It was 2014 when the Dutch Charity Lotteries first began their search for an architect to design a building for their 600 employees to work in. For years, the company had worked from various offices in Amsterdam, Houten and Eemnes. Their wish for a new shared head office culminated in the purchase of the building that was once known as the ‘Widow of Zuidas’ – a vacant, lonely and rather forlorn-looking building on Beethovenstraat. But the company saw the building’s potential, and renovating an existing building was also consistent with its vision of realising their new office as sustainably as possible.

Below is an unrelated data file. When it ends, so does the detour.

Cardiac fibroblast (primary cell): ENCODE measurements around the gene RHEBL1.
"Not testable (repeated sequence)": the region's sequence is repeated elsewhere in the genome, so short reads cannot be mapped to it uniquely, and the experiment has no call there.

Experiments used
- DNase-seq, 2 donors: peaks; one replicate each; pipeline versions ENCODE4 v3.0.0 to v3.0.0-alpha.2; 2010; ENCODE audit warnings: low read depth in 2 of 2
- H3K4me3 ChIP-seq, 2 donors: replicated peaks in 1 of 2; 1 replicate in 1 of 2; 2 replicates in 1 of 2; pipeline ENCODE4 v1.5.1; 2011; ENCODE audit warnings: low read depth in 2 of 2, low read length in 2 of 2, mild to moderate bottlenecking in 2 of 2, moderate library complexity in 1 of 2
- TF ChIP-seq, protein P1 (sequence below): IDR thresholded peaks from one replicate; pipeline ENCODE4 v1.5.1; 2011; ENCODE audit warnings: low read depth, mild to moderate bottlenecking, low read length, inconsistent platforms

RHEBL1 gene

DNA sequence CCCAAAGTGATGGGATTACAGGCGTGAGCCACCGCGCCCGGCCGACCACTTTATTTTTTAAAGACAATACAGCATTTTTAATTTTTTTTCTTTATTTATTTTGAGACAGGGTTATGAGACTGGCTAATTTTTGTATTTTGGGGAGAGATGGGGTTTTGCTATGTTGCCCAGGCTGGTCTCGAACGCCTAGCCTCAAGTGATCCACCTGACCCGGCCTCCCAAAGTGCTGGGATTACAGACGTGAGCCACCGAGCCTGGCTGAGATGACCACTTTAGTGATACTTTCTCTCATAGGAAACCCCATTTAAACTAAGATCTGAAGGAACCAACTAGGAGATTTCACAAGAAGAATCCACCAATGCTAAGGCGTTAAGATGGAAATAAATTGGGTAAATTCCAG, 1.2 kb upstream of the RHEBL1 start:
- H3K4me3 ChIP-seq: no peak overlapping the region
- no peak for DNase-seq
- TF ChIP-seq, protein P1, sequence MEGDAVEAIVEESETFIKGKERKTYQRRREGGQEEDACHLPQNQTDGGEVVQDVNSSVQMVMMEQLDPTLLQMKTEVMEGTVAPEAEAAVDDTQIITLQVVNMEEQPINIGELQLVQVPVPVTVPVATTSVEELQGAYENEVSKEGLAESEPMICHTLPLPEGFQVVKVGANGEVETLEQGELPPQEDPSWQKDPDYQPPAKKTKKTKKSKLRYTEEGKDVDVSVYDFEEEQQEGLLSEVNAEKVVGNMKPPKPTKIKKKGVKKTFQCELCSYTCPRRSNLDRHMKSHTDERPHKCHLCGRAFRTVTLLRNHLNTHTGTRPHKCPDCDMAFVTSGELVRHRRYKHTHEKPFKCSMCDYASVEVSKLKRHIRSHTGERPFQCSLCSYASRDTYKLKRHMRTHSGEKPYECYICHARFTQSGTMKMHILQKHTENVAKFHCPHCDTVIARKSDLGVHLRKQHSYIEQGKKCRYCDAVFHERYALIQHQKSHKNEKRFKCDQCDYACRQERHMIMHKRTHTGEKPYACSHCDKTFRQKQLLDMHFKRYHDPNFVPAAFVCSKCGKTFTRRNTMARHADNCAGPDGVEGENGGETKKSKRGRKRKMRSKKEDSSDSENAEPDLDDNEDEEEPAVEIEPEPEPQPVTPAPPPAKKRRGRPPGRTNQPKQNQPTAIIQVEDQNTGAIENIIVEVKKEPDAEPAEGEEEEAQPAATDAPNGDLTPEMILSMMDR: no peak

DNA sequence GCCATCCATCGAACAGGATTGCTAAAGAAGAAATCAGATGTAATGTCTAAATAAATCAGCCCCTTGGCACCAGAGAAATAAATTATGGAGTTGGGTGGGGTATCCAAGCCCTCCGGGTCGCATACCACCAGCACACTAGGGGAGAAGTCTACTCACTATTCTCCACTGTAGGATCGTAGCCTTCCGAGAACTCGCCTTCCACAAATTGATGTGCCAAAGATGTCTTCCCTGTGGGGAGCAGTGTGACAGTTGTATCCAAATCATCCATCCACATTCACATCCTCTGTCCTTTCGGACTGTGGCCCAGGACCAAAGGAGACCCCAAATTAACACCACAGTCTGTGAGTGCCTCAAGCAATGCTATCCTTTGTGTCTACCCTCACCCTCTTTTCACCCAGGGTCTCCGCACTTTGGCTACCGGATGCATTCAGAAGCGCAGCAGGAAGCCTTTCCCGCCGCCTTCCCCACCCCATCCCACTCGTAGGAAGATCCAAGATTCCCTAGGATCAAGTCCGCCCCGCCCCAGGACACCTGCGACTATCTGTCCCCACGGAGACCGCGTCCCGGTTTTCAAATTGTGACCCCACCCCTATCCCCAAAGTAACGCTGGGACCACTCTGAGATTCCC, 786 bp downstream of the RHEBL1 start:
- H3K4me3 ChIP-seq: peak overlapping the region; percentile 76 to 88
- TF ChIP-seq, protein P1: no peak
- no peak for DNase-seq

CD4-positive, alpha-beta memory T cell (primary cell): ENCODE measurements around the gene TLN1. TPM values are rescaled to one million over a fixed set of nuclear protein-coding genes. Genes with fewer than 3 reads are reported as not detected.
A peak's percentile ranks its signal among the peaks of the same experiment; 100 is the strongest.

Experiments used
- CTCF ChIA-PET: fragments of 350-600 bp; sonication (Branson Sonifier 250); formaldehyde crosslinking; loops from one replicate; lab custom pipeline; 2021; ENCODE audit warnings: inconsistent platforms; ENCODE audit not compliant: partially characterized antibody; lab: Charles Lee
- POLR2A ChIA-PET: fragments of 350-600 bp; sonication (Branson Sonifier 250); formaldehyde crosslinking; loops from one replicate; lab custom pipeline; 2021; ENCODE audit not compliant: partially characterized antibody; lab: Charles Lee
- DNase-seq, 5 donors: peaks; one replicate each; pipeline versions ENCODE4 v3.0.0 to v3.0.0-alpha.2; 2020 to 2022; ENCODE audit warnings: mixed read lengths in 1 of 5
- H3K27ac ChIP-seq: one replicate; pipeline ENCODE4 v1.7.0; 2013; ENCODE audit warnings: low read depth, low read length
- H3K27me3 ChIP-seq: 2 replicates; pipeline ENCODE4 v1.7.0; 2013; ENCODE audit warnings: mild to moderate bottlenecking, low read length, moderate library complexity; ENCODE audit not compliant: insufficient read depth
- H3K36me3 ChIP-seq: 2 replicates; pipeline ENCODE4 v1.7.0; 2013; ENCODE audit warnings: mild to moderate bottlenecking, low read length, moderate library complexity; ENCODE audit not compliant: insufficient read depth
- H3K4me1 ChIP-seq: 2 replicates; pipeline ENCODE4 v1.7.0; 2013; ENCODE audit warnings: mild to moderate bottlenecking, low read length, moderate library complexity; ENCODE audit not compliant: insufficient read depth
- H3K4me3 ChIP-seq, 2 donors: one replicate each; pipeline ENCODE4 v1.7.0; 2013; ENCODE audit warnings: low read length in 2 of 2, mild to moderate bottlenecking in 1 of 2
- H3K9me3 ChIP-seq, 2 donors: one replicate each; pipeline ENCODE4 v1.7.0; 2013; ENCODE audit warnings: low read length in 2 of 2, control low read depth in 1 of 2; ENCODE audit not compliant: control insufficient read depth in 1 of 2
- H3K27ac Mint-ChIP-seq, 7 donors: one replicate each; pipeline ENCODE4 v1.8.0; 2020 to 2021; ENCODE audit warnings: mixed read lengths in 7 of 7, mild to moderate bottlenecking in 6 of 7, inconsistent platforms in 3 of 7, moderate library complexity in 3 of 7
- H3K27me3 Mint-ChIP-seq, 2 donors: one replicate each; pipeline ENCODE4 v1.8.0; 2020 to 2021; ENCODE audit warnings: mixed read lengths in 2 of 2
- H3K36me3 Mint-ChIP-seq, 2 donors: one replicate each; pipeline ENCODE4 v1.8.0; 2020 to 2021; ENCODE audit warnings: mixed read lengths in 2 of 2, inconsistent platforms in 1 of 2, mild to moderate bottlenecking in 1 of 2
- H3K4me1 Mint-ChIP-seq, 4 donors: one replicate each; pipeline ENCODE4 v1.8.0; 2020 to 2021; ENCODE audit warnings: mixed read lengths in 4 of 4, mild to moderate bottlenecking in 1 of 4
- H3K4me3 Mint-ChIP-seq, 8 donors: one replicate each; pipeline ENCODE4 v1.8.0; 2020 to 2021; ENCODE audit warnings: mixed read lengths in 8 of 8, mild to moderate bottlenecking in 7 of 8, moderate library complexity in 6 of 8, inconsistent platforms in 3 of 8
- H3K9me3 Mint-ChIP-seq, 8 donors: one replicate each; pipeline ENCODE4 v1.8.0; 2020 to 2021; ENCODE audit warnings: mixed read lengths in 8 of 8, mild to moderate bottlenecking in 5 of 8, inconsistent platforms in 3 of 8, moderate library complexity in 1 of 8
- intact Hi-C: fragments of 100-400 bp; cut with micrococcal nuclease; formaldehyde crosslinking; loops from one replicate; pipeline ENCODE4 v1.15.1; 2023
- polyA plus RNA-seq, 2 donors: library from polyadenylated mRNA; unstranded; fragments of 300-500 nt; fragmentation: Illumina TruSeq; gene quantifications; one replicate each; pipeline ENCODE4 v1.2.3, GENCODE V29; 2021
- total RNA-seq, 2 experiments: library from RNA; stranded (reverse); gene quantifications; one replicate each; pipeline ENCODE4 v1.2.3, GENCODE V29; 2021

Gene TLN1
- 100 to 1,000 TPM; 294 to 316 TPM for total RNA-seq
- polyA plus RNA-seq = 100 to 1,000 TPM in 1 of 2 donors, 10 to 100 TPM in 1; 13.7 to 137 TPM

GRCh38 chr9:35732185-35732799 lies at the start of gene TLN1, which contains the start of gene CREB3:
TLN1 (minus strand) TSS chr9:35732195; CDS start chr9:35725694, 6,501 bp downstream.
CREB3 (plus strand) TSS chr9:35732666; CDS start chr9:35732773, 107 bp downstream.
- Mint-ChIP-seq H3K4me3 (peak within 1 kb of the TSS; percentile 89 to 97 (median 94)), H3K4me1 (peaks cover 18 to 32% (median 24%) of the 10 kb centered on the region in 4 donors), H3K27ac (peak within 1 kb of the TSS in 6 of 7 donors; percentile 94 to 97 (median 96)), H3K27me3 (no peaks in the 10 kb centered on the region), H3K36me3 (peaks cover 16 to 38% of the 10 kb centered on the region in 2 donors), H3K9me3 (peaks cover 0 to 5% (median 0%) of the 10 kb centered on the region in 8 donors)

The first step in the process was for the project to be ‘pitched’, as is customary in the world of architects. Van der Made, partner at Benthem Crouwel Architects, recalls: ‘This design challenge felt unusual and rather special right from the start. Creating an office that “feels like a home” is not your standard brief.’ And the approach taken by founder and CEO of the Charity Lotteries, Boudewijn Poelmann, was also a little different. ‘He asked every employee for their input, regardless of the technical parameters that had been set, and drew up a wish list. And sure enough, that wish list became just as important as the technical parameters. That inspired the whole agency to pull together. We organised a day for everyone in the organisation – from trainee to partner to receptionist – to contribute their ideas. And the result was the design that we presented to the Charity Lotteries.’